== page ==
Why Hairdressers Prefer Short Hair

Hairdresser with scissors and eager to cut
Photo: Depositphotos
It appears that many hairstylists generally favor shorter haircuts. And many women will agree that they know at least one stylist who, if given the freedom, would always choose the pixie cut. My own mother was once a victim of a pixie cut when she told the hairdresser she had been going to for 15 years to "do something different." She never made that mistake again.
Short hair can suit a remarkable number of individuals, yet there may be reasons why stylists prefer short hairstyles that go beyond purely aesthetic considerations. In some cases, it all comes down to money.
When the average woman follows a schedule of having her hair trimmed and maintained at the salon every 6-7 weeks, a woman with hair less than 3-4 inches in length usually needs to visit the salon nearly twice as often (every 3-4 weeks). This can be even more frequent for those whose styles incorporate clipper-cut regions.
The reason is that since hair grows at an average rate of one-half inch per month, in four weeks, the hair may have only grown half an inch. But if the hair was clipper-cut to one-eighth of an inch initially, that means at the end of four weeks, the hair is now five times the length it started at, and the entire look of the cut is affected.
Furthermore, shorter hair means that new growth in chemical processes becomes noticeable more quickly. If the permed hair is three inches long, waiting two months between perms means that a third of the visible hair is unpermed. The same applies to color-treated hair.
There's also the fact that shorter hairstyles are easier and quicker to maintain. Short hair requires less product (such as shampoo, conditioner, styling products, or color) and can be washed, rinsed, and blow-dried much faster compared to longer hair. In a business where clients are charged based on the service, not the hour, being able to accomplish more in less time means significantly more money.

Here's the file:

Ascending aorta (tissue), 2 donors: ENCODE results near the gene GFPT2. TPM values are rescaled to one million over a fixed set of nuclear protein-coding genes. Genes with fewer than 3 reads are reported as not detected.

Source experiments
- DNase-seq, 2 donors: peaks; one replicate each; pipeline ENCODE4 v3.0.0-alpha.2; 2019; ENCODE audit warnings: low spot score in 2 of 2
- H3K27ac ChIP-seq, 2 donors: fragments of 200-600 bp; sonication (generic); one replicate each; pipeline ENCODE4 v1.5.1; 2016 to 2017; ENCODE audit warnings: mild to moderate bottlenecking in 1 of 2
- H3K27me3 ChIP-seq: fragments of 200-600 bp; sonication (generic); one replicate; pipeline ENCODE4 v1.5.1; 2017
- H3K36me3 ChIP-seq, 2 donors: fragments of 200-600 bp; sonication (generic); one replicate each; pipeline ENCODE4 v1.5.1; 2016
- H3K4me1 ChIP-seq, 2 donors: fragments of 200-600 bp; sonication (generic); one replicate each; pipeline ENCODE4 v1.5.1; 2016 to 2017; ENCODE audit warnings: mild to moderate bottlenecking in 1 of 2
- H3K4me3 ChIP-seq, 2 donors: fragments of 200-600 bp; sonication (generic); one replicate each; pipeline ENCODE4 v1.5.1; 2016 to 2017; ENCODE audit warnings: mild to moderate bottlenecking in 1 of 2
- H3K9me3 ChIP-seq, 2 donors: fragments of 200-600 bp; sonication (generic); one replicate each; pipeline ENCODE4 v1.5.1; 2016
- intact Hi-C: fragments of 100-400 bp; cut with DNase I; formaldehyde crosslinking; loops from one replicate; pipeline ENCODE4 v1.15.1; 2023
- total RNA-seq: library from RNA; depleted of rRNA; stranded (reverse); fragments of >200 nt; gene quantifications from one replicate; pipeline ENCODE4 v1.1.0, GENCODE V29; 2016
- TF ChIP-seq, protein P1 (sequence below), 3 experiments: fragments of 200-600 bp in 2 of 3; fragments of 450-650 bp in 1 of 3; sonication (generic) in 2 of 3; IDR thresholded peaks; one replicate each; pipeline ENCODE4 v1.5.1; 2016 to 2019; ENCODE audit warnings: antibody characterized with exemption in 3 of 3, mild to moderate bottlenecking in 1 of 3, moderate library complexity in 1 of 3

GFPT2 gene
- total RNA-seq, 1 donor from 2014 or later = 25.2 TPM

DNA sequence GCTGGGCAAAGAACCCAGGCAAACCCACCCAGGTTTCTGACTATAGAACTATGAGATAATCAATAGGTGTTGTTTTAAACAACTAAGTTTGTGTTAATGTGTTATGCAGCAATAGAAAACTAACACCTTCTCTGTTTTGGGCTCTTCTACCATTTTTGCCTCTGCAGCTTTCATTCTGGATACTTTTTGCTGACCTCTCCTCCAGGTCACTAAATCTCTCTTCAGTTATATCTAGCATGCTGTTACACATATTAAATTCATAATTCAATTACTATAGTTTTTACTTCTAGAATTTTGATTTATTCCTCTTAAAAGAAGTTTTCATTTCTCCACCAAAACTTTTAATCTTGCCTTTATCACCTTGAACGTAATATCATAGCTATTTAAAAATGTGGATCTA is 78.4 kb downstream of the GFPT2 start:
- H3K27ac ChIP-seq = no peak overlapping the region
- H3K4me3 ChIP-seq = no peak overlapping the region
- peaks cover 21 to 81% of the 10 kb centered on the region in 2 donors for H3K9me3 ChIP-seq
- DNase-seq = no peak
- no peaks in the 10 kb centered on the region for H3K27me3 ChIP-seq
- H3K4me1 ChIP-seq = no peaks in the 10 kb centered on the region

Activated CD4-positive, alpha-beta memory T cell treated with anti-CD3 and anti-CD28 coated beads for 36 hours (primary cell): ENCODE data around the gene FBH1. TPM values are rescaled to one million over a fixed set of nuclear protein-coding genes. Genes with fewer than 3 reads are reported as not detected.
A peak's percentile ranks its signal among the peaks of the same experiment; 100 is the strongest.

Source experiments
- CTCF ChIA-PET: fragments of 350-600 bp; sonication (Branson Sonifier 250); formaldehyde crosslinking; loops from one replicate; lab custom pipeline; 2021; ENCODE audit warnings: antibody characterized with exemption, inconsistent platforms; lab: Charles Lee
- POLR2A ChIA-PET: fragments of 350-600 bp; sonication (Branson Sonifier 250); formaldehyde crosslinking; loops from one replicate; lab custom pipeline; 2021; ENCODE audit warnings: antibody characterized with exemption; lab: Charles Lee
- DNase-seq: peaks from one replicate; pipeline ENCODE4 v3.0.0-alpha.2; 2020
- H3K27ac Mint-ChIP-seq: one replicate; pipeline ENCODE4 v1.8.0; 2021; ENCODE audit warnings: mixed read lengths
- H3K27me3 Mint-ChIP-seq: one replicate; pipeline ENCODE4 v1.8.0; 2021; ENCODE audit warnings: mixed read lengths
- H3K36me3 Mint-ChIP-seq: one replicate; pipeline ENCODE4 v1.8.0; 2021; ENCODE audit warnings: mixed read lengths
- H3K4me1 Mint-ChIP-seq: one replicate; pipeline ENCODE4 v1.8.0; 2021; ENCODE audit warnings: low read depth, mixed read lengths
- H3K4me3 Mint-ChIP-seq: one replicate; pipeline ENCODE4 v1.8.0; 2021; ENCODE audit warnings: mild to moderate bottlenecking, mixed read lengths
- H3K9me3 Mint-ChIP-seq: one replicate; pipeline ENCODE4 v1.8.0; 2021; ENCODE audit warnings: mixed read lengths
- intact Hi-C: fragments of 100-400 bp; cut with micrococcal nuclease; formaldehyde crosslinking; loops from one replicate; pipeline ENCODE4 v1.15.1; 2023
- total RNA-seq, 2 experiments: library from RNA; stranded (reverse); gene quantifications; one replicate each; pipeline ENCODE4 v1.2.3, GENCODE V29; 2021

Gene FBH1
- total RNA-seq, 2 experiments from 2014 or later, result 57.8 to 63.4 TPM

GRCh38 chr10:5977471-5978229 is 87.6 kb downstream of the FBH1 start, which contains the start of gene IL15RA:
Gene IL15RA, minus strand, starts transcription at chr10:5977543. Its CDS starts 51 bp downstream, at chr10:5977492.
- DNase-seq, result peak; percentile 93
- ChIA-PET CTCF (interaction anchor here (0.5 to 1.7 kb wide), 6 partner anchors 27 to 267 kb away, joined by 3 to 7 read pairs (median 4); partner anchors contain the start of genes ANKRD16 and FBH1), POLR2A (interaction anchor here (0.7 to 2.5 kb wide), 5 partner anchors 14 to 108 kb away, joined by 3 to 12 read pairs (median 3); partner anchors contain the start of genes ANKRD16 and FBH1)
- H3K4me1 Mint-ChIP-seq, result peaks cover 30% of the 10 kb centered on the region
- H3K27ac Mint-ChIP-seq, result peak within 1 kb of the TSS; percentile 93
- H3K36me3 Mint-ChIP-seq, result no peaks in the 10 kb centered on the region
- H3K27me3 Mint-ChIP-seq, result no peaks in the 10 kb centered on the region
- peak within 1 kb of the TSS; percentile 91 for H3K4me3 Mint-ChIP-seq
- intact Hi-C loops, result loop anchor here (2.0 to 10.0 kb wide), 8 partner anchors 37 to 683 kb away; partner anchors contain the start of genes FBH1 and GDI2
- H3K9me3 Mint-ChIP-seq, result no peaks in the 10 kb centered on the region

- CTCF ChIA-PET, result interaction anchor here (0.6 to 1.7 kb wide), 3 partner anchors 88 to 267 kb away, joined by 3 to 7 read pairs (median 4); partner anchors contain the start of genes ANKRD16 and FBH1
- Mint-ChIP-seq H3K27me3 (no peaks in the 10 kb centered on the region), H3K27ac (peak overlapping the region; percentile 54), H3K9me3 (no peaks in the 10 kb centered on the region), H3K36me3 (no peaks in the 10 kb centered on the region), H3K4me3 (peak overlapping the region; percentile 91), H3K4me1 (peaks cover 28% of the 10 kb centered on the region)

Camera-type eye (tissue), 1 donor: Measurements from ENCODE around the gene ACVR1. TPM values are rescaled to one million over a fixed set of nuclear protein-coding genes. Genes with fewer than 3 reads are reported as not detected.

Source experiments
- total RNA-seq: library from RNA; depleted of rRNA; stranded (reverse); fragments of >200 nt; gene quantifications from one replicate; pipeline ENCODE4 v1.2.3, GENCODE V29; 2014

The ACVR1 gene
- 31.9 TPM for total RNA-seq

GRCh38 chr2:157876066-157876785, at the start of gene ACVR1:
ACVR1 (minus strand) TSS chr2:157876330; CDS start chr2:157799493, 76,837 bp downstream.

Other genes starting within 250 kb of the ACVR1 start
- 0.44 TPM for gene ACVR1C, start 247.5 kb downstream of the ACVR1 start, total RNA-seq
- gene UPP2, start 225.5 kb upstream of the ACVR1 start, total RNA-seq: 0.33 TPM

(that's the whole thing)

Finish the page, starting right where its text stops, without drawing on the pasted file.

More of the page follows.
Hairdresser who is cutting a client's long hair off
Photo: Stock Colors/Getty Images Signature via Canva
When all of these factors are considered, short hair becomes increasingly appealing to many stylists, and they naturally develop a preference for them. Unfortunately, sometimes, this preference can be detrimental to the client's best interests.
The key to ensuring you get what you need from your stylist is to try to educate yourself about your hair and what looks best on you. If possible, you could visit a wig shop where you can try on various wigs and see if you like the look of shorter hair or if it flatters you.
And most importantly, if you sense that your stylist is attempting to steer you towards a shorter style (or if you simply want to gather some ideas about what they think would be a great look for you if given permission to do as they wish), ask them directly "why" they believe the look would be best and listen for reasons that would be applicable to both you and them.
For instance, if the top three reasons the stylists suggests you go for a short haircut are: 1) you could style the hair that much more quickly and easily, 2) it would save you money on the products you use, and 3) more frequent maintenance would keep your hair healthier, then you can understand that the stylist might be considering their own bottom line more than what looks and works best for you.
Hairdresser who is chopping hair off and cutting a short bob
Photo: Maria Geller/Pexels
The primary reason for ANY hairstyle choice should always be what is most flattering to the individual in question. Then, you can customize those options based on the client's other needs, such as lower maintenance costs or a style that can be easily recreated at home. You never want to feel that your hairstyle was chosen to accommodate your stylist's scheduling plans.
Now, I will conclude by saying that it is rare for a stylist to make a decision to give their client shorter hair solely for the purpose of increasing business revenue. However, such stylists do exist, which is why it's important to have a good rapport with your stylist.
As a hairdresser, we are often called upon to provide honest feedback, and with that responsibility comes a tremendous amount of trust. You, as a client, trust us to make you look good, and in turn, we have the power to make you feel good about yourselves. It's crucial that we always cherish that trust.
See also:
Reasons to cut your hair and go short
Why do hairdressers cut your hair too short?
How to get a good haircut
What trained hairstylists look at